Points out five mistakes cleantech startups often make that impede their ability to raise venture capital. Amongst other things it points out that having a great technology by itself is not enough; a company needs to be able to build a business based on it. This point alone makes this article a must read for cleantech entrepreneurs trying to launch the next big thing.
The continuing quest for advanced biofuels based off of synthetic biology has made an important advance with researchers at the Joint BioENergy Institute (JBEI) — based at the Lawrence Livermore Lab — announcing that they have bio-engineered a combination of two microbes, a yeast and a bacteria, which working together can produce a viable bio-sourced drop-in replacement for D2 diesel fuel.
Social Media goes hand in hand with corporate social responsibility, sustainability, and community investment, but figuring it all out can be daunting. Here are some rules you must know, people you must meet, and tools you must have.
In this post, Elaine analyzes the GRI’s own sustainability report, asking what extent GRI Stakeholders should be content with a report about direct impacts and outputs (the things that the GRI is saying, doing, using) versus a report about the outcomes the GRI can reasonably claim to have influenced.
Outlines the great economic uncertainty prevalent in the world today, and how the fundamentals portend more turmoil in the future. The article is a general finance article; however the cleantech space is not a world unto itself and will be buffeted along with every other sector by further economic dislocations. It is in this sense that it has relevance for a green economy blog. Cleantech and the green economy are a part of a much larger economy that still has serious fundamental problems that will continue to cause pain. Cleantech is not a world unto itself and how it fares will be profoundly influenced by how the larger economy in which it exists fares. Several looming questions are raised in my mind by the scenario this article outlines; including how the cleantech sector will raise much needed capital in order to grow in the kind of macro financial and economic environment that is outlined by this post.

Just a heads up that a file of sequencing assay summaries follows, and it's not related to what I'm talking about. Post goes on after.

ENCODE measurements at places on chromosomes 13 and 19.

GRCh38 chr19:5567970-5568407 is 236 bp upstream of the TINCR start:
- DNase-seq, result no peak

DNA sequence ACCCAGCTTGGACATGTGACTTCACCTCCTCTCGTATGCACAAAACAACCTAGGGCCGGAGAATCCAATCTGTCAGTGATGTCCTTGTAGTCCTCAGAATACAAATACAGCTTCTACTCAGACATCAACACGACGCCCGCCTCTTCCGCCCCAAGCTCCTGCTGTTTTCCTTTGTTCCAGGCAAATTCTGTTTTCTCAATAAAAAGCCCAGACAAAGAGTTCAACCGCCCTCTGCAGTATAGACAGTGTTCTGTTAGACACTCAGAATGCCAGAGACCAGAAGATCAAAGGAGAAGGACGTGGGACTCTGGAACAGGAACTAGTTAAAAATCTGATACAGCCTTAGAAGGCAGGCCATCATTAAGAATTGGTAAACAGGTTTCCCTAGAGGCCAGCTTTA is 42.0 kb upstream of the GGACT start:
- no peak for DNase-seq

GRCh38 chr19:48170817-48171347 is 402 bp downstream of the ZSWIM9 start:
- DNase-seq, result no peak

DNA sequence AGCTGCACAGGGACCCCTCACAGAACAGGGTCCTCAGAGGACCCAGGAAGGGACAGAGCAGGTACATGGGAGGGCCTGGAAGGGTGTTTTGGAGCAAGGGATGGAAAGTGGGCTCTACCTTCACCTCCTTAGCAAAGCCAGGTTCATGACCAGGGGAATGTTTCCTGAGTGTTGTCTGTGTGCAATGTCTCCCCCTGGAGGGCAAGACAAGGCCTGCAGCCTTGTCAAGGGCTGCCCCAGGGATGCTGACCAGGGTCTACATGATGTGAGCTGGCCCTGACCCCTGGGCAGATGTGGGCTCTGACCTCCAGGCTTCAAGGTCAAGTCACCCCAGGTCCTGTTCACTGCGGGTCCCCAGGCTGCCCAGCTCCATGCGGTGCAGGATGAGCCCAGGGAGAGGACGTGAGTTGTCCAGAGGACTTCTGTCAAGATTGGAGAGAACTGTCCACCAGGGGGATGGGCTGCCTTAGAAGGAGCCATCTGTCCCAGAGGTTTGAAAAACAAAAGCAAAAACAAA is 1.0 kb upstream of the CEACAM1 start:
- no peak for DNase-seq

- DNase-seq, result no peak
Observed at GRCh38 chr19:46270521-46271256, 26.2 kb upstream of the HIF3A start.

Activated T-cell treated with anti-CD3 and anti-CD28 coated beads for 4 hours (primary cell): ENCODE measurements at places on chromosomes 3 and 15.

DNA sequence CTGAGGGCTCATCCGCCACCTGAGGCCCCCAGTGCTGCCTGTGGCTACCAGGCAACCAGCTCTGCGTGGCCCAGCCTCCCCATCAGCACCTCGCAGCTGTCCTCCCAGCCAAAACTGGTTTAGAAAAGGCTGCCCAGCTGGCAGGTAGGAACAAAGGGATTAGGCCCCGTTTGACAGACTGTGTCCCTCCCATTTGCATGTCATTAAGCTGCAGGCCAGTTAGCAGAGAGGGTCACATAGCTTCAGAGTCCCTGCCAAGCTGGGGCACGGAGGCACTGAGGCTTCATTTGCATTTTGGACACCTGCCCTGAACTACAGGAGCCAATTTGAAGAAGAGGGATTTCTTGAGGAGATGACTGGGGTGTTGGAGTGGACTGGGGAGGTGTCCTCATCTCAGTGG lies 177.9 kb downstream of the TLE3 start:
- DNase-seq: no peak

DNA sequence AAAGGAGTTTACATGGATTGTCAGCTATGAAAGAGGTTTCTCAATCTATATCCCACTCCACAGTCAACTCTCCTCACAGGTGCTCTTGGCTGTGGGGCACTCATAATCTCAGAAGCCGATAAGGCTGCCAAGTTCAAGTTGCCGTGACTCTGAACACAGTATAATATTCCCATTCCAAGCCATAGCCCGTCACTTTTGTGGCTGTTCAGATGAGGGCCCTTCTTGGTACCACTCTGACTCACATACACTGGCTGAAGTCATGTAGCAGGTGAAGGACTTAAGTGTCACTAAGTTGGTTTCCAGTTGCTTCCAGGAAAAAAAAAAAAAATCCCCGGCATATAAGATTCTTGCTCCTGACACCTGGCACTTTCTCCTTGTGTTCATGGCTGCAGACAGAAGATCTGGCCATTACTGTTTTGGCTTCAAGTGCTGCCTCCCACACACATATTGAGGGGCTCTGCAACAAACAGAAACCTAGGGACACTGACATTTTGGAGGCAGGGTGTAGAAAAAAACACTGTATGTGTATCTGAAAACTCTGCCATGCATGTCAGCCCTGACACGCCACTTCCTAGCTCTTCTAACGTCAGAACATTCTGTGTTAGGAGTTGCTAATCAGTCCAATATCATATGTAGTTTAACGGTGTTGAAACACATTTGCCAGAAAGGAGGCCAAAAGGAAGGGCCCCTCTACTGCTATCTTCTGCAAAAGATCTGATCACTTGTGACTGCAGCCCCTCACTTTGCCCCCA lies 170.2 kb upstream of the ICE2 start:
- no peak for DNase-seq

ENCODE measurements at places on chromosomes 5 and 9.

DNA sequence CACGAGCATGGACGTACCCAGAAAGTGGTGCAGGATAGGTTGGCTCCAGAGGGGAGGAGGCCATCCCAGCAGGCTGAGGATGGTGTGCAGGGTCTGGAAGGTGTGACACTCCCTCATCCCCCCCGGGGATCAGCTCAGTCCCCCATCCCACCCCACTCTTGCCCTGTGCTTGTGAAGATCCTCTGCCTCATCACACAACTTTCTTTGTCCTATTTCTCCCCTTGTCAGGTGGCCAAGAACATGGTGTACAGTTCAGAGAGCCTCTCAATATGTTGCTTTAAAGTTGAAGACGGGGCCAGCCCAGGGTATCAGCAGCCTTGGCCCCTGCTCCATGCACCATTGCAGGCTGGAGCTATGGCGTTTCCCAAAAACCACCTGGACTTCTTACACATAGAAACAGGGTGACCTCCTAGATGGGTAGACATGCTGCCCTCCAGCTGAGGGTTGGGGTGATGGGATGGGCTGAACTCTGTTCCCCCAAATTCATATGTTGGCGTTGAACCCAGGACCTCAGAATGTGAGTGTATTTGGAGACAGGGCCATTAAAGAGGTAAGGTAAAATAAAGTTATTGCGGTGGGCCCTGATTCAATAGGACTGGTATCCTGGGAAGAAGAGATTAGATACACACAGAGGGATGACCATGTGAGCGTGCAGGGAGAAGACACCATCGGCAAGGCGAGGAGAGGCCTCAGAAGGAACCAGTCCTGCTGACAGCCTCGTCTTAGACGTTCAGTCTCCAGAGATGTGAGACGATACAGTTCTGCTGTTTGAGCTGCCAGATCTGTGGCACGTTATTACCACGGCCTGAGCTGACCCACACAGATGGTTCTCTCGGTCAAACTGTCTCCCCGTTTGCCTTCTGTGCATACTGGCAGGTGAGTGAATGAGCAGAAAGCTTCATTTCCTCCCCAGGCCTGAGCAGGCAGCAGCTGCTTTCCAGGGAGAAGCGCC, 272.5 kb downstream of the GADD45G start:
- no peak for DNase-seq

This post suggests that export markets exist for U.S. manufactured advanced batteries, in developing countries that have electric grids that are less developed and more prone to failure than the grids of advanced economies.
This post on the subject of growing energy usage by data centers examining a recent report on how the rate of increase in the energy usage for data centers has been quite a bit lower than was predicted. It goes on to argue that the report may not be capturing the whole picture and that important areas of energy usage by data centers have not been factored into the report.
Makes the point that companies need a long-term and open approach to thinking about sustainability and innovation that will require companies to adopt a more collaborative perspective and a more open approach to innovation. The increasing adoption of open innovation is important in getting sustainability innovations out of market niches to allow them to spread across a whole industry sector.
Daunted by high up-front costs, U.S. homeowners continue to shy away from residential solar power systems, even as utility-scale solar projects are taking off. But with do-it-yourself kits and other innovative installation approaches now on the market, residential solar is having modest growth.